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Deconstructing machine learning: correlation vs. causation, factors, and vectors

Dr. Jans Aasman, CEO, Franz Inc was interviewed for this AI Business article:

Those not quite clear on these concepts run the risk of struggling with explainable AI, and producing models that don’t deliver results successfully impacting business objectives. “Causation is about finding the real factors: the pathways that lead from effect A to B, which can go through effect A1, A2, A3, and A4 before you get to B,” explained Jans Aasman, CEO of graph database developer Franz.

Aasman names a good example of correlation: “It’s a known fact that the rise or decrease in temperature changes murder rates.” In this example, the warmer or colder weather doesn’t necessarily cause more or less killings, but reflects that causative agents for murders have some relationship to the weather.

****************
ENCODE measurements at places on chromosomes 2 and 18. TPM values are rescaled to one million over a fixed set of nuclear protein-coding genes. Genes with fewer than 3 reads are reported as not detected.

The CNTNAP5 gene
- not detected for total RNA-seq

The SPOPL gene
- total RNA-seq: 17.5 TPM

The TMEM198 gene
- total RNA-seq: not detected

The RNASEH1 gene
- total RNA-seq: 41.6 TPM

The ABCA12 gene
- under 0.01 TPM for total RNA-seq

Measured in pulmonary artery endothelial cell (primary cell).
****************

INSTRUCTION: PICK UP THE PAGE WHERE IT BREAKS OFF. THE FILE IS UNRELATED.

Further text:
Once correlation is identified, it’s then necessary to manipulate the inputs and outputs of models to find causation. “If you have a phenomenon and then you do active interference, or an experimentation or something, and then you look at the results, now you can start talking about causation because you either did, or did not do something,” Aasman explained.

Read the full article at AI Business.